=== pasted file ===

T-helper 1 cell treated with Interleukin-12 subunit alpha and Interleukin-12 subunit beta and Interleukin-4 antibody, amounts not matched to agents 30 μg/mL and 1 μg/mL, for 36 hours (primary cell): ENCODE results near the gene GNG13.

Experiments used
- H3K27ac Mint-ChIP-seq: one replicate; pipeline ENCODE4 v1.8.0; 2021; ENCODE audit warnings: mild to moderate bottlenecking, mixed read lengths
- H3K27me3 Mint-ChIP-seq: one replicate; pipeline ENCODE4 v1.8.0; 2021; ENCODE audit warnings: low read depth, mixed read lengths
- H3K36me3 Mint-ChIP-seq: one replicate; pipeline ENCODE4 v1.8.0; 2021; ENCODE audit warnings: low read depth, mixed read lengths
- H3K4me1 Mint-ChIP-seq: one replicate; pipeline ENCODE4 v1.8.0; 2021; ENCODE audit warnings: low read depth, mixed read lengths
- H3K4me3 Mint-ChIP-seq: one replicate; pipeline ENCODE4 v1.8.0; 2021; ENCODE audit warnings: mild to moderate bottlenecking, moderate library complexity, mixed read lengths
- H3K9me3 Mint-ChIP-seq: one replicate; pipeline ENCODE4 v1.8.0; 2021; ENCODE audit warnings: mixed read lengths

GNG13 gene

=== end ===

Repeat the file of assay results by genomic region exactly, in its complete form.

T-helper 1 cell treated with Interleukin-12 subunit alpha and Interleukin-12 subunit beta and Interleukin-4 antibody, amounts not matched to agents 30 μg/mL and 1 μg/mL, for 36 hours (primary cell): ENCODE results near the gene GNG13.

Experiments used
- H3K27ac Mint-ChIP-seq: one replicate; pipeline ENCODE4 v1.8.0; 2021; ENCODE audit warnings: mild to moderate bottlenecking, mixed read lengths
- H3K27me3 Mint-ChIP-seq: one replicate; pipeline ENCODE4 v1.8.0; 2021; ENCODE audit warnings: low read depth, mixed read lengths
- H3K36me3 Mint-ChIP-seq: one replicate; pipeline ENCODE4 v1.8.0; 2021; ENCODE audit warnings: low read depth, mixed read lengths
- H3K4me1 Mint-ChIP-seq: one replicate; pipeline ENCODE4 v1.8.0; 2021; ENCODE audit warnings: low read depth, mixed read lengths
- H3K4me3 Mint-ChIP-seq: one replicate; pipeline ENCODE4 v1.8.0; 2021; ENCODE audit warnings: mild to moderate bottlenecking, moderate library complexity, mixed read lengths
- H3K9me3 Mint-ChIP-seq: one replicate; pipeline ENCODE4 v1.8.0; 2021; ENCODE audit warnings: mixed read lengths

GNG13 gene